According to a recent JD Power study, when dealers text their customers, customer satisfaction increases. Dealers using text messages are getting ahead of most of their competitors and are creating more satisfied customers. Luxury dealers use email and text messaging more frequently than mass market dealers (25% and 21% of the time vs. 17% and 15% of the time, respectively), so mass market dealers have an opportunity to increase engagement through these channels.
But do you know the rules under the Telephone Consumer Protection Act (TCPA)? Dealers not getting the proper written permission to communicate via text can find themselves in class action lawsuits.
Rules for Phone Calls/Text Messages from TCPA
- Autodialed calls – defined as a phone call involving a live person or pre-recorded message, that is placed using an “autodialer,” or automatic telephone dialing system, that can (or can be modified to) produce, store and call telephone numbers using a random or sequential number generator. The definition of an “autodialer” is incredibly broad – much more so than you would think.
- Robocalls – defined as a phone call that uses an “autodialer” system to deliver a pre-recorded telemarketing message.
If you are doing these types of telemarketing calls or have allowed a vendor to do so on your behalf, you need express written consent from the consumer.
- Consumer consent must be unambiguous:
- consumer must receive a ‘clear and conspicuous disclosure’ that he/she will receive future calls that deliver autodialed and/or pre-recorded telemarketing messages on behalf of a specific advertiser;
- the consent must expressly indicate that the calls will be for “marketing purposes;”
- that his/her consent is not a condition of purchase; and
- he/she must designate a phone number at which to be reached (which should not be pre-populated by the advertiser in an online form).
NOTE: the established business relationship exemption no longer protects you or relieves you of the written consent requirement.
- Dealers may not be using pre-recorded calls to contact consumers, but they must determine if they are using software or systems that meet the definition of an Automated Telephone Dialing System (ATDS) under the new rules.
- The TCPA definition of ATDS may cover computers used to make or assist in making telephone calls, which means the FCC may consider ANY telemarketing phone call made using such a system to be improper under the TCPA, unless you have the consumer’s prior express written consent.
- Since October 16, 2013, prior written consent (expressly for marketing purposes) is required for all autodialed and/or pre-recorded calls/texts sent/made to cell phone and pre-recorded calls made to residential land lines for marketing purposes.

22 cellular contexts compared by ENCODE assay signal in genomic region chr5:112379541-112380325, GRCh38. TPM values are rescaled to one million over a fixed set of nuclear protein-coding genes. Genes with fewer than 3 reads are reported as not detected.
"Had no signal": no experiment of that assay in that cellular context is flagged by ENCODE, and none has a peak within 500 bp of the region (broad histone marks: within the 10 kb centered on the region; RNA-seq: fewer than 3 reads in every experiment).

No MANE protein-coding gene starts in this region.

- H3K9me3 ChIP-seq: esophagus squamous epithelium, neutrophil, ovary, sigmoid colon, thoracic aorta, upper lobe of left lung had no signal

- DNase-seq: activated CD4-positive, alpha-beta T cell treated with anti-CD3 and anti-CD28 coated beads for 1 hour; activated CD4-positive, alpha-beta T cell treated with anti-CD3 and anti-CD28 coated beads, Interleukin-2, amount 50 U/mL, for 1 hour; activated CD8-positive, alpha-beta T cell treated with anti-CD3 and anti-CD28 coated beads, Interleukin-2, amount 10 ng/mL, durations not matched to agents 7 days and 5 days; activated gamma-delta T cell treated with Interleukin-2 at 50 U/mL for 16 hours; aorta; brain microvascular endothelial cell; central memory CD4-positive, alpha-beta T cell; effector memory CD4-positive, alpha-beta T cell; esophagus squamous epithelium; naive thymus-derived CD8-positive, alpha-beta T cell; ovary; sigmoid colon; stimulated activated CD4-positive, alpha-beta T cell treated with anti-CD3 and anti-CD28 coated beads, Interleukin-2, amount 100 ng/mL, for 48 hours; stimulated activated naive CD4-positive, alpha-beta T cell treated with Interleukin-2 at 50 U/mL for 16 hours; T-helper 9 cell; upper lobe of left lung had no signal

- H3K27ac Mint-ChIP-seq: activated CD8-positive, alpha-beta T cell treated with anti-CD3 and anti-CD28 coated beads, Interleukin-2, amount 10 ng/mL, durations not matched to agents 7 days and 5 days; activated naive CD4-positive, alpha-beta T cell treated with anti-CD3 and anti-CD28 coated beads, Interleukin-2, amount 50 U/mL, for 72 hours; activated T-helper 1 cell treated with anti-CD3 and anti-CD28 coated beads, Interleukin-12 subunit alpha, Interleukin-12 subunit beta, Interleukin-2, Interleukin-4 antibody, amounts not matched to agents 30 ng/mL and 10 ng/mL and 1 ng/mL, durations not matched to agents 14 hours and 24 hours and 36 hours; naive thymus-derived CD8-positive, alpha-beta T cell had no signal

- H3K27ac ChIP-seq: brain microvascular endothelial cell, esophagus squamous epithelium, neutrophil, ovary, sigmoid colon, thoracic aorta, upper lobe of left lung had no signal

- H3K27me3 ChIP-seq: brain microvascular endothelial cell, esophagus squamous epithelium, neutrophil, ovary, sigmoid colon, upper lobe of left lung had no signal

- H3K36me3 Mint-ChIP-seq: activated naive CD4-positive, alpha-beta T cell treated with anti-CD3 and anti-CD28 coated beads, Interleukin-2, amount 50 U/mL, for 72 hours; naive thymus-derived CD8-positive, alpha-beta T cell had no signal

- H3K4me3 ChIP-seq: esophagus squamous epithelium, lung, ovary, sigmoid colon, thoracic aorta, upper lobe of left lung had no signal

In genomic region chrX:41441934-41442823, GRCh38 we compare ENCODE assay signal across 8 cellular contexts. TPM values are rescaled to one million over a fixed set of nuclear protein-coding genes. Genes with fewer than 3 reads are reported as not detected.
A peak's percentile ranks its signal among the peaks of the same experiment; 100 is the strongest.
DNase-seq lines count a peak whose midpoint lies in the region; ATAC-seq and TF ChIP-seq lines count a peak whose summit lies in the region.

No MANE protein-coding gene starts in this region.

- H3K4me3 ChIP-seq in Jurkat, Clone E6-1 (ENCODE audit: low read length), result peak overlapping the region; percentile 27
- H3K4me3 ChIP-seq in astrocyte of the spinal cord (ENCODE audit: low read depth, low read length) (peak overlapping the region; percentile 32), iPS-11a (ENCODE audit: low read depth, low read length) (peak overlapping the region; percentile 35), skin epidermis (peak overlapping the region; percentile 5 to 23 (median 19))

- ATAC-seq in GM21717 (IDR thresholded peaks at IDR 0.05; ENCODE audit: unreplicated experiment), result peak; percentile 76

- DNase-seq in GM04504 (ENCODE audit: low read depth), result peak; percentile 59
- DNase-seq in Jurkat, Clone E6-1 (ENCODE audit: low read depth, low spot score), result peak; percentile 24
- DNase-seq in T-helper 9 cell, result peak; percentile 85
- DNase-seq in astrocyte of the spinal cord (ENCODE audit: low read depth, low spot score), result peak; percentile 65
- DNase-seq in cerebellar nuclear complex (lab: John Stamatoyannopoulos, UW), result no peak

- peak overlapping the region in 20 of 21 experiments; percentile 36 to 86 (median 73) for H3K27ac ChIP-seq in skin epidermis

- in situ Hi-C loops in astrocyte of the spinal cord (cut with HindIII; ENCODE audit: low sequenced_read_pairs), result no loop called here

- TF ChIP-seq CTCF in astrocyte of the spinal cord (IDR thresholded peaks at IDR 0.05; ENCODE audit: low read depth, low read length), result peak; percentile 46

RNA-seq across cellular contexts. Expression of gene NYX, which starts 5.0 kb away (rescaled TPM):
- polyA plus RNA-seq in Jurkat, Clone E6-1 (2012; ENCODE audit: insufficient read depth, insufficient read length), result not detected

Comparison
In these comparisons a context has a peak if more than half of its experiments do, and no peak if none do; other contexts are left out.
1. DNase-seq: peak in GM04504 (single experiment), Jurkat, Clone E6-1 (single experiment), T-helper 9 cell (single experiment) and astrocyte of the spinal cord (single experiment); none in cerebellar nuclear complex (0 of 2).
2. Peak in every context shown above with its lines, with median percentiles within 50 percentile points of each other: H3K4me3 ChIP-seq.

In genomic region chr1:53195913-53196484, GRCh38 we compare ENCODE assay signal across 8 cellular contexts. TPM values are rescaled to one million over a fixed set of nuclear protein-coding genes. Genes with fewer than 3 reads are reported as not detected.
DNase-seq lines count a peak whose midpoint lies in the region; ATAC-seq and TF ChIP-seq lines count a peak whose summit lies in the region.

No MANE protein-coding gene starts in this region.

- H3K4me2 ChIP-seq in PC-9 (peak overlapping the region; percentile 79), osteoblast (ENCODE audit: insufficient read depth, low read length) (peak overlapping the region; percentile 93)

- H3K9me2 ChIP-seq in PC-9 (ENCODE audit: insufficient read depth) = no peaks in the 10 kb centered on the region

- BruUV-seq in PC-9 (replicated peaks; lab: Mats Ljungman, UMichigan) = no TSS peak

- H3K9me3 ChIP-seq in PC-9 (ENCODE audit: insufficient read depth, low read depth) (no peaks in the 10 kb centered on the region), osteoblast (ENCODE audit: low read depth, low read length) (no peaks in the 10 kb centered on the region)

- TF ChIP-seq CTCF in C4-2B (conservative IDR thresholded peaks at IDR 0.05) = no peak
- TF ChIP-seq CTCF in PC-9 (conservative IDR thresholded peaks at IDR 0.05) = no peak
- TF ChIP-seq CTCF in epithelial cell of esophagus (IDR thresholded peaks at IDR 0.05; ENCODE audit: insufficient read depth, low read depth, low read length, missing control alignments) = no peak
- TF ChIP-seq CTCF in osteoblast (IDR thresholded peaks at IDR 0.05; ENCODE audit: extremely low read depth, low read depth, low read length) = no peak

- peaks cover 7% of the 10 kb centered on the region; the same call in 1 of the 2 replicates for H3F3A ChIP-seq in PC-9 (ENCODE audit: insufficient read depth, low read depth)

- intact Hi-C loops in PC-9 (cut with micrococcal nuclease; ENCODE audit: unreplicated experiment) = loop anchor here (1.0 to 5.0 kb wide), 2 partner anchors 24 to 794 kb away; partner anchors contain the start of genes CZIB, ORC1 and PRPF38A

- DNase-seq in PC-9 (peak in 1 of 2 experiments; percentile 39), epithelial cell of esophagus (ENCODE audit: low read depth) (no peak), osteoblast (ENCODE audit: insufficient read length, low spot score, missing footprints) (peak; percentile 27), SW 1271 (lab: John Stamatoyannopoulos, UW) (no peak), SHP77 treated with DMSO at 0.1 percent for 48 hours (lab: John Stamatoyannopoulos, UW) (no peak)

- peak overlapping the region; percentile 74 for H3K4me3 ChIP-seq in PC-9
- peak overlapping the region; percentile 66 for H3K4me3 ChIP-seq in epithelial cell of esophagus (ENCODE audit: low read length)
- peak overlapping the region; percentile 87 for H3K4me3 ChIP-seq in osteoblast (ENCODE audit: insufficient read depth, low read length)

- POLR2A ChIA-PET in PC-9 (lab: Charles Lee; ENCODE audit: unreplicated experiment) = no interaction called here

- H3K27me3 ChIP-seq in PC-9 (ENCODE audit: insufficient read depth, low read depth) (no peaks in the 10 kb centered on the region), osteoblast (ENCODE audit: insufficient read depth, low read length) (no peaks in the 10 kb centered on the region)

- Compliance with the E-SIGN Act satisfies this requirement, meaning that electronic or digital forms of signature are acceptable (i.e., agreements obtained via email, website form, text message, telephone key press or voice recording).
- The TCPA applies to both voice and SMS or “text”messages, if they are transmitted for marketing purposes.
- Overview of recent class action lawsuits related to “ringless voicemail” marketing without prior express written permission from the customer violates the federal Telephone Consumer Protection Act (TCPA); recommend:
- Dealers to review dealership privacy consent forms, both sales and service, to ensure compliance with the texting requirements under TCPA, which restricts telephone solicitations and the use of automated telephone equipment.
- Although the issue has not been definitively decided, all signs/court opinions suggest that it is.
- Be aware that as of July 1, 2018, Florida law expressly prohibits a ringless voicemail message to any one that has previously communicated to the dealer that they do not wish to receive calls or texts
- The TCPA requires dealers to have written permission (expressly for marketing purposes) prior to sending marketing messages (either themselves or through a vendor on their behalf) via an “automatic telephone dialing system” regardless of a prior business relationship, this includes texts
- There are two major issues presented:
- Is the text a marketing message; and
- Are you using an automatic telephone dialing system.
- If the answer to both questions is yes, you need to have express written permission from the customer prior to the first text
- Is the text a marketing message
- Unless you are texting to say “your car is ready for pickup,” it probably is a marketing message
- This is likely the case even if the first text is, “can we text you”
- Why else would you be sending that text other than to market?
- Are you using an automatic telephone dialing system
- The truth – most dealers do not know
- An automatic telephone dialing system is any equipment which has the capacity to store or produce telephone numbers to be called, using a random or sequential number generator, and, to dial such numbers (or can be modified to do so even if it has not been so modified).
- What should you do:
- Do not take your vendor at its word that it is not using an automatic telephone dialing system
- Get an agreement to indemnify you against TCPA claims, or at the very least are presentation and warranty in the contract with the vendor that the equipment used is not an automatic telephone dialing system as defined by the TCPA.
- Get express written consent from customers prior to sending a text message.
“The best part of text message (SMS/MMS) marketing, besides the high ROI, is that it is permission based. The recipient must be the one to take the action to enter into your text message program before you ever send them a text. This can be done via a web-based opt-in or by the mobile user sending a text to a short code with a specific “keyword” in it that indicates permission to receive messages.”
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